Gilmore, A. M. & Yamamoto, H. Y. Resolution of lutein and zeaxanthin using a non-endcapped, lightly carbon-loaded C18 high-performance liquid chromatographic column. J. Chromatogr. A 543, 137–145 (1991).

  55. 55.

    Quach, H. T., Steeper, R. L. & Griffin, G. W. An improved method for the extraction and thin-layer chromatography of chlorophyll a and b from spinach. J. Chem. Educ. 81, 385 (2004).

  56. 56.

    Watanabe, T. et al. Preparation of chlorophylls and pheophytins by isocratic liquid chromatography. Anal. Chem. 56, 251–256 (1984).

  57. 57.

    Zieger, R., & Egle, K. Zur quantitativen Analyse der Chloroplasten Pigmente. I. Kritische Überprüfung derspektralphotometrischen Chlorophyllbestimmung. Beitr. Biol. Pflanz 41, 11–37 (1965).

  58. 58.

    Hiyama, T., Nishimura, M. & Chance, B. Determination of carotenes by thin-layer chromatography. Anal. Biochem. 29, 339–342 (1969).

  59. 59.

    Aasen, A. & Jensen, S. L. Carotenoids of flexibacteria. IV. The carotenoids of two further pigment types. Acta Chem. Scand. 20, 2322–2324 (1966).

  60. 60.

    De las Rivas, J., Abadía, A. & Abadía, J. A new reversed phase-HPLC method resolving all major higher plant photosynthetic pigments. Plant Physiol. 91, 190–192 (1989).

  61. 61.

    Bertrand, F., Meyer, N. & Maumy-Bertrand, M. Partial least squares regression for generalized linear models R package version 1.1.1 (2014);

  62. 62.

    Paradis, E., Claude, J. & Strimmer, K. APE: analyses of phylogenetics and evolution in R language. Bioinformatics 20, 289–290 (2004).

  63. 63.

    Dray, S. & Dufour, A.-B. The ade4 package: implementing the duality diagram for ecologists. J. Stat. Softw. 22, 1–20 (2007).

  64. 64.

    Oksanen, J. et al. vegan: community ecology package R package version 2.4-1 (2016);

  65. 65.

    Laliberté, E., Legendre, P., Shipley, B. & Laliberté, M. E. FD: measuring functional diversity from multiple traits, and other tools for functional ecology R package version 1.0-12 (2010);

Download references


We acknowledge B. Fredericksen for help with leaf-level sampling, HPLC and proof reading, I. Carriere for leaf-level sampling, C. Nguyen for chemical assays and HPLC, S. Kothari for carbon fraction analysis, H. Gholizadeh and B. Leavitt for curating the tram data, and M. Kaproth and E. Murdock for proof reading. Funding was provided by the National Science Foundation and National Aeronautics and Space Administration through the Dimensions of Biodiversity programme (DEB-1342872 grant to J.C.-B. and S.E.H., DEB-1342778 grant to P.A.T., DEB-1342827 grant to M.D.M., DEB-1342823 grant to J.A.G.), the Cedar Creek National Science Foundation Long-Term Ecological Research programme (DEB-1234162), iCORE/AITF (G224150012 and 200700172), NSERC (RGPIN-2015-05129), and CFI (26793) grants to J.A.G., and a China Scholarship Council fellowship to R.W.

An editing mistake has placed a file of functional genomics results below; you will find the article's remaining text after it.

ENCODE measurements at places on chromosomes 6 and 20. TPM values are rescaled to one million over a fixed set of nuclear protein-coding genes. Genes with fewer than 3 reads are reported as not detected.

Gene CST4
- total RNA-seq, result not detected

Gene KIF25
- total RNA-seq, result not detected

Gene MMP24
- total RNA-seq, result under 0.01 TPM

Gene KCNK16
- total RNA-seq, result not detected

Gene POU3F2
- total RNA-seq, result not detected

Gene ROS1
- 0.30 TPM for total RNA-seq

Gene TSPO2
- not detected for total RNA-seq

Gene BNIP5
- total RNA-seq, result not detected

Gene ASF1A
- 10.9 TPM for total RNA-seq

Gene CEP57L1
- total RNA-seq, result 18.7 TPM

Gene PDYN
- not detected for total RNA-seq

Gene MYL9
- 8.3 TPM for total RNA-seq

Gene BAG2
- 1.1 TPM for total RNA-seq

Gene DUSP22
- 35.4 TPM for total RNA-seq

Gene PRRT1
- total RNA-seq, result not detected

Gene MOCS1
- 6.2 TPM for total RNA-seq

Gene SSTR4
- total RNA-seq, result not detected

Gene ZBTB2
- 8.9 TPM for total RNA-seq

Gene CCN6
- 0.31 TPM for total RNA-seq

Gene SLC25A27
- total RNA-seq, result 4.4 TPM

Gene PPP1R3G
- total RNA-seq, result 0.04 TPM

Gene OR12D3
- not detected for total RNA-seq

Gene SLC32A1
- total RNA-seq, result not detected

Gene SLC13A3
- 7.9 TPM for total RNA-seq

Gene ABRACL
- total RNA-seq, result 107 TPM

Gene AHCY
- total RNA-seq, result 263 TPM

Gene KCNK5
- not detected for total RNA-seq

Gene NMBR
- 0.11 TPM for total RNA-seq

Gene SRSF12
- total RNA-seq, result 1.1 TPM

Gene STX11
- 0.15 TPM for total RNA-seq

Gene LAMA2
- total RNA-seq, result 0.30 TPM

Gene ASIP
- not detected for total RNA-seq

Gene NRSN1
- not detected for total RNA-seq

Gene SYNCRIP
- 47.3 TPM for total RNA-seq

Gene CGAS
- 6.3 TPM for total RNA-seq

Author information


  1. Department of Ecology, Evolution and Behavior, University of Minnesota, Saint Paul, MN, USA

    • Anna K. Schweiger
    • , Jeannine Cavender-Bares
    • , Sarah E. Hobbie
    •  & David Tilman
  2. Department of Forest and Wildlife Ecology, University of Wisconsin–Madison, Madison, WI, USA

    • Philip A. Townsend
  3. Department of Biology, Appalachian State University, Boone, NC, USA

    • Michael D. Madritch
  4. Department of Earth and Atmospheric Sciences, University of Alberta, Edmonton, Alberta, Canada

    • Ran Wang
    •  & John A. Gamon
  5. Bren School of Environmental Science and Management, University of California, Santa Barbara, CA, USA

    • David Tilman
  6. Department of Biological Sciences, University of Alberta, Edmonton, Alberta, Canada

    • John A. Gamon
  7. Center for Advanced Land Management Information Technologies, School of Natural Resources, University of Nebraska–Lincoln, Lincoln, NE, USA

    • John A. Gamon


  1. Search for Anna K. Schweiger in:

  2. Search for Jeannine Cavender-Bares in:

  3. Search for Philip A. Townsend in:

  4. Search for Sarah E. Hobbie in:

  5. Search for Michael D. Madritch in:

  6. Search for Ran Wang in:

  7. Search for David Tilman in:

  8. Search for John A. Gamon in:


This work is part of the Dimensions of Biodiversity project 'Linking remotely sensed optical diversity to genetic, phylogenetic and functional diversity to predict ecosystem processes', conceptualized by J.C.-B., P.A.T., S.E.H., M.D.M. and J.A.G. D.T. designed the Cedar Creek biodiversity experiment and advised on the project design. A.K.S. planned and conducted the data collection with input from J.C.-B., P.A.T. and J.A.G. J.A.G. designed the spectral tram and collected the tram data jointly with R.W. A.K.S. led the chemical analysis. A.K.S. analysed and interpreted the data with input from J.C.-B. A.K.S. wrote the manuscript. J.C.-B. edited the manuscript. P.A.T., S.E.H., M.D.M., D.T. and J.A.G. provided input to the manuscript at various stages.

Competing interests

The authors declare no competing interests.

Corresponding authors

Correspondence to Anna K. Schweiger or Jeannine Cavender-Bares.

Supplementary information

  1. Supplementary Information

    Supplementary Methods, Supplementary Figures 1–10, Supplementary Tables 1–3, Supplementary References

  2. Reporting Summary

About this article

Publication history





Rights and permissions

To obtain permission to re-use content from this article visit RightsLink.